- M. G. Werts, M. Wolery, E. D. Snyder, and N. K. Caldwell, “Teachers' perceptions of the supports critical to the success of inclusion programs,” Journal of the Association for Persons with Severe Handicaps, vol. 21, no. 1, pp. 9–21, 1996.
- M. Belinchón, Situación y Necesidades de Las Personas con Trastornos del Espectro Autista en la Comunidad de Madrid, MyM, Madrid, Spain, 2001.
- S. Helps, I. C. Newsom-Davis, and M. Callias, “Autism: the teacher's view,” Autism, vol. 3, no. 3, pp. 287–298, 1999.
- H. K. Jennett, S. L. Harris, and G. B. Mesibov, “Commitment to philosophy, teacher efficacy, and burnout among teachers of children with Autism,” Journal of Autism and Developmental Disorders, vol. 33, no. 6, pp. 583–593, 2003.
- E. McGregor and E. Campbell, “The attitudes of teachers in Scotland to the integration of children with autism into mainstream schools,” Autism, vol. 5, no. 2, pp. 189–207, 2001.
- S. U. Marks, C. Schrader, M. Levine et al., “Paraeducator experiences in inclusive settings: helping, hovering, or holding their own?” Exceptional Children, vol. 65, no. 3, pp. 315–318, 1999.
- M. F. Giangreco, S. W. Edelman, T. E. Luiselli, and S. Z. MacFarland, “Helping or hovering? Effects of instructional assistant proximity on students with disabilities,” Exceptional Children, vol. 64, no. 1, pp. 7–18, 1997.
- F. J. Moreno, A. Aguilera, and D. Saldaña, “Do Spanish parents prefer special schools for their children with Autism?” Education and Training in Developmental Disabilities, vol. 43, no. 2, pp. 162–173, 2008.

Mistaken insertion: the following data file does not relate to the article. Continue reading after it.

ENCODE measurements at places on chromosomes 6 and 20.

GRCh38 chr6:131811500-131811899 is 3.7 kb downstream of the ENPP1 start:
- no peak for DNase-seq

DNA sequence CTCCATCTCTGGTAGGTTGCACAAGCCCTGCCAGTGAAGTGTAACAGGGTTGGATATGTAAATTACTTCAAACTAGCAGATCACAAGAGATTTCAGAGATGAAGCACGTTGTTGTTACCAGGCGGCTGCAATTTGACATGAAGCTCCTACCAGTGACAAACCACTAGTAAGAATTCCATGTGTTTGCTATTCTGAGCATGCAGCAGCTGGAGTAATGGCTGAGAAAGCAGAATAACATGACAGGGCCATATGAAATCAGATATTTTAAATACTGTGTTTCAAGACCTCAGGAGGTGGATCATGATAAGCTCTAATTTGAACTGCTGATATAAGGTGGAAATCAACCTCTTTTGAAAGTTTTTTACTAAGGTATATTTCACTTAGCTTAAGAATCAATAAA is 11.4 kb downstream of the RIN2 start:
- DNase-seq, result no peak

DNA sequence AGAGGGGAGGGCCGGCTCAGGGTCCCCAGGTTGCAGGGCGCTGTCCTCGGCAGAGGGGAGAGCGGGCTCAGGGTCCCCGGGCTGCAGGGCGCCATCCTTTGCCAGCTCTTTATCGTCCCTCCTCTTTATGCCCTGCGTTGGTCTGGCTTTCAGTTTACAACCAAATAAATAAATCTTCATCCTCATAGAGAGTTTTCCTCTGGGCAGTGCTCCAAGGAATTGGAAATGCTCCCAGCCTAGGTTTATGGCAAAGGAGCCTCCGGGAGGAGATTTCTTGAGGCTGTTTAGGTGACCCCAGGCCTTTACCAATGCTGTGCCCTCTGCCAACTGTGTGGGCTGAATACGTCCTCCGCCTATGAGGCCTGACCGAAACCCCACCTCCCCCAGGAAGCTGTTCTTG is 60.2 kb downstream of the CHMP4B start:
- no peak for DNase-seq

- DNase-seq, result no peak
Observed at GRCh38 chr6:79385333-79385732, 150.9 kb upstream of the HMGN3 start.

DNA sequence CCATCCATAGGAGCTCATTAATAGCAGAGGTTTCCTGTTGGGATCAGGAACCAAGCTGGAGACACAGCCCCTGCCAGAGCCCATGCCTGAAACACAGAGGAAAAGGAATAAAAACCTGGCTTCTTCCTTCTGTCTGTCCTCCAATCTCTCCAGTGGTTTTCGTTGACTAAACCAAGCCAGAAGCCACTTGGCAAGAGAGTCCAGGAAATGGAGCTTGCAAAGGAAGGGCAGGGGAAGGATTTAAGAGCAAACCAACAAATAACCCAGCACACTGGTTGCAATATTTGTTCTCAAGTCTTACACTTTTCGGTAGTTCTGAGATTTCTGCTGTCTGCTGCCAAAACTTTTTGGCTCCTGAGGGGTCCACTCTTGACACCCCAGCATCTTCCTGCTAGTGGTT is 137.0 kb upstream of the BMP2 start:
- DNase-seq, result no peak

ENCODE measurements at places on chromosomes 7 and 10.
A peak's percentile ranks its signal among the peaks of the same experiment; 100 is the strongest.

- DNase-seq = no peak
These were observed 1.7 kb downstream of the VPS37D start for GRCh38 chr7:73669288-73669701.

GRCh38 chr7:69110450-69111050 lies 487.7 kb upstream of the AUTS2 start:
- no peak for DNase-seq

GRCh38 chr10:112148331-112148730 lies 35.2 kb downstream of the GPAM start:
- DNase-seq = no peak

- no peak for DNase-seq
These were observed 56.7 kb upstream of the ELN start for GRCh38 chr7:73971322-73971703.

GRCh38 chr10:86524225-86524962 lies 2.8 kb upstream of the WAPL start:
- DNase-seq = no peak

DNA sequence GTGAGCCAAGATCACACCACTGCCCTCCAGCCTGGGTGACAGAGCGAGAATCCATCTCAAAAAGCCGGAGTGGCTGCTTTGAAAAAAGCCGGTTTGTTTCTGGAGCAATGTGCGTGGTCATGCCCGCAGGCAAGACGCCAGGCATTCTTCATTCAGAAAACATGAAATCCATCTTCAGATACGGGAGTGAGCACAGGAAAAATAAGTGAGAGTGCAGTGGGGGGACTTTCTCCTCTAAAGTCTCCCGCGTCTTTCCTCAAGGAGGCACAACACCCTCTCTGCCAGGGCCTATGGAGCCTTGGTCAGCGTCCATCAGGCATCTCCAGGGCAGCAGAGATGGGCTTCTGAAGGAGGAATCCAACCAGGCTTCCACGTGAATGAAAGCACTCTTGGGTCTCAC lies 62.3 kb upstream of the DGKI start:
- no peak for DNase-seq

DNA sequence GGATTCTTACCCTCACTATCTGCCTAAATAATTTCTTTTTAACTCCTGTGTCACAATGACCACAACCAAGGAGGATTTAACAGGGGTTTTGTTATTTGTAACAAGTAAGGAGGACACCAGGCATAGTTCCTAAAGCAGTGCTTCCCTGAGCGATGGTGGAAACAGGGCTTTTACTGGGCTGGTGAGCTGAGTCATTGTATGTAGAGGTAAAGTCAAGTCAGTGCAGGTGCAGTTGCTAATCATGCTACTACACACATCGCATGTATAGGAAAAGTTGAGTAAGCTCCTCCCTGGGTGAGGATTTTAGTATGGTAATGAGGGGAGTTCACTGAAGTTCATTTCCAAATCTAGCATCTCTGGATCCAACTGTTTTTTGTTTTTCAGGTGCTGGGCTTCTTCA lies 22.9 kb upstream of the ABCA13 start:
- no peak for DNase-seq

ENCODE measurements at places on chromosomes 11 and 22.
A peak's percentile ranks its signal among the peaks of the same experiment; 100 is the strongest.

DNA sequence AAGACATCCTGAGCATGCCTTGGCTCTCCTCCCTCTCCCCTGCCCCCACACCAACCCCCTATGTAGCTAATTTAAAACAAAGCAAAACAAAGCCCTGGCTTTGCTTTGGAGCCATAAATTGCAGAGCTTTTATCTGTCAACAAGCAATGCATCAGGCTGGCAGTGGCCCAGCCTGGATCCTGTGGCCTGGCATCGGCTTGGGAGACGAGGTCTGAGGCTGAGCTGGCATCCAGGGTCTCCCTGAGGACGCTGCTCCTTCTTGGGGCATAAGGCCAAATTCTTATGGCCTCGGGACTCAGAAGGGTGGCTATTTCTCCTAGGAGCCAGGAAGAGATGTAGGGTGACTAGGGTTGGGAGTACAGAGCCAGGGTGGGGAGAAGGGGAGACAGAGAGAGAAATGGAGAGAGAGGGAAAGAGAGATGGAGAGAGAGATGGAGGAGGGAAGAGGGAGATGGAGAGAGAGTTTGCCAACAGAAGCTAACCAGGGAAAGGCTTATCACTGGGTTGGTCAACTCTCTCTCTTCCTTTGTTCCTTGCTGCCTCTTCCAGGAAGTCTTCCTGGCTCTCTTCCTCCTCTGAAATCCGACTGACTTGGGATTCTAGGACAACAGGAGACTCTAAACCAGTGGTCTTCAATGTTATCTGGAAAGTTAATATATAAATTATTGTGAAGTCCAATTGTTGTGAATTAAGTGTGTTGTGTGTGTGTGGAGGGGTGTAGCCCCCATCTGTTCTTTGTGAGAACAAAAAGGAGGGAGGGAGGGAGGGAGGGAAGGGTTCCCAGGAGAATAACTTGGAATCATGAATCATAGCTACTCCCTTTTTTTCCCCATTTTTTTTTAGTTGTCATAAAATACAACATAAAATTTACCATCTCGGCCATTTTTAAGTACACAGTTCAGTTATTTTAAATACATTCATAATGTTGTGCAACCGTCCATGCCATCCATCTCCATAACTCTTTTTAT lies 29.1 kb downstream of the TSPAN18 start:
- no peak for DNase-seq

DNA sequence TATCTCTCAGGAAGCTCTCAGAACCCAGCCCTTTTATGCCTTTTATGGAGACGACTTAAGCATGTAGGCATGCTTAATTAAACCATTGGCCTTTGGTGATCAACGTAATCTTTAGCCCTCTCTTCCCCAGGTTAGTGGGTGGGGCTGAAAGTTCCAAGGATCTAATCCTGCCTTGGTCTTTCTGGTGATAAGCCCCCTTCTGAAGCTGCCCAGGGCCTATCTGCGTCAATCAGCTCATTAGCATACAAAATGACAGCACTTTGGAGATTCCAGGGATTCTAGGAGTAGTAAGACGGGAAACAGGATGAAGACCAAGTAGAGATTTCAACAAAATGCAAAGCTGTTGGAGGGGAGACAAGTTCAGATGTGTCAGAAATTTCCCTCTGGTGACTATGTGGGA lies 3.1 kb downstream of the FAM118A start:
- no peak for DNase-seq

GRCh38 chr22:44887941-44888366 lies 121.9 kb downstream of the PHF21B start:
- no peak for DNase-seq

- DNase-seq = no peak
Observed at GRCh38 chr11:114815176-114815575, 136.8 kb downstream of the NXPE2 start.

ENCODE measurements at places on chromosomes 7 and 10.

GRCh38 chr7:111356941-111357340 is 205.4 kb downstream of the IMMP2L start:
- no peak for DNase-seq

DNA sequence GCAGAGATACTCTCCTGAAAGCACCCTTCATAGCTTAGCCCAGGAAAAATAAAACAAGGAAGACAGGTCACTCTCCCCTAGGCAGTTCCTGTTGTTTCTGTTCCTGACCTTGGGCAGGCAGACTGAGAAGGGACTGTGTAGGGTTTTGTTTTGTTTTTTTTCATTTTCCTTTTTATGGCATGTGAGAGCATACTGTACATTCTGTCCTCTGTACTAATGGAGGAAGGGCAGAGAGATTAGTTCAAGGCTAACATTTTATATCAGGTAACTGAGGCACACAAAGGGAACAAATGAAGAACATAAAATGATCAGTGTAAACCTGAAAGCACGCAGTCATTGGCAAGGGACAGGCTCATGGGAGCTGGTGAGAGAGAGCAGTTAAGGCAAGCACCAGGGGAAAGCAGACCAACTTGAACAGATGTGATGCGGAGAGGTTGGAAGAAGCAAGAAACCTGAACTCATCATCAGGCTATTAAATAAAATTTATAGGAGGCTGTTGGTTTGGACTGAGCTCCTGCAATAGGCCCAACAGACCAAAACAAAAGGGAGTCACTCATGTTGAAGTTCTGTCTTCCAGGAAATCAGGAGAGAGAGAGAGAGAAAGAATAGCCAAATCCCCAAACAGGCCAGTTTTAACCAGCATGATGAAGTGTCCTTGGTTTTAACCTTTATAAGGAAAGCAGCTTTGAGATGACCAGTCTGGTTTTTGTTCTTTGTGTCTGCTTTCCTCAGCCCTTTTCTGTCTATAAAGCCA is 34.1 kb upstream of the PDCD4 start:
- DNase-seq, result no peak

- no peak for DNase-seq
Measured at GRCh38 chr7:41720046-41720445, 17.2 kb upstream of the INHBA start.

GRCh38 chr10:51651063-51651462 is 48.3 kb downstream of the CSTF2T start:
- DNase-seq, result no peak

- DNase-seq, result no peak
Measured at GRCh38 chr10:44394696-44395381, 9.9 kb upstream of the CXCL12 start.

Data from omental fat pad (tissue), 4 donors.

- D. Saldaña, R. Álvarez, A. Aguilera, F. J. Moreno, M. Moreno, and I. R. Rodríguez, “Cómo contribuyen las asociaciones de familiares a la educación del alumnado con autismo?” Infancia y Aprendizaje, vol. 31, no. 1, pp. 67–78, 2008.
- A. Aguilera, F. J. Moreno, and I. R. Rodríguez, “The prevalence estimates of Autism spectrum disorder in the school population of Seville, Spain,” British Journal of Developmental Disabilities, vol. 53, no. 2, pp. 97–109, 2007.
- I. R. Rodríguez, F. J. Moreno, and A. Aguilera, “La atención educativa en el caso del alumnado con trastornos del espectro autista. [Educational provision for children with Autism Spectrum Disorders],” Revista de Educación, vol. 344, pp. 425–445, 2007.
- F. J. Moreno, A. Aguilera, R. Álvarez, and D. Saldaña, “Cómo mejorar la atención educativa del alumnado con autismo? Una propuesta desde el sistema escolar sevillano. [How to improve the educational provision for children with autism? A proposal from the educational system of Seville,” Apuntes de Psicología, vol. 23, pp. 257–274, 2005.
- C. J. Dunst, C. S. Cooper, J. C. Weeldreyer, K. D. Snyder, and J. H. Chase, “Family needs scale,” in Enabling and Empowering Families: Guidelines and Principles for Practice, C. J. Dunst, C. M. Trivette, and A. G. Deal, Eds., pp. 149–151, Brookline Books, Cambridge, Mass, USA, 1988.
- M. M. Gerber, “Inclusion at the high water mark? Some thoughts on Zigmond andBaker’s case studies of inclusive educational programs,” The Journal of Special Education, vol. 29, no. 2, pp. 181–119, 1995.
- P. Hunt and L. Goetz, “Research on inclusive educational programs, practices, and outcomes for students with severe disabilities,” The Journal of Special Education, vol. 31, no. 1, pp. 3–29, 1997.
- S. Kontos and N. File, “Staff development in support of integration,” in Integration of Young Children with Disabilities into Community Programs, D. Bricker, Ed., pp. 169–186, Paul H. Brookes, Baltimore, Md, USA, 1993.
- N. Zigmon and J. M. Baker, “Concluding comments: current and future practices in inclusive schooling,” The Journal of Special Education, vol. 29, no. 2, pp. 245–250, 1995.
Copyright © 2012 Isabel R. Rodríguez et al. This is an open access article distributed under the Creative Commons Attribution License, which permits unrestricted use, distribution, and reproduction in any medium, provided the original work is properly cited.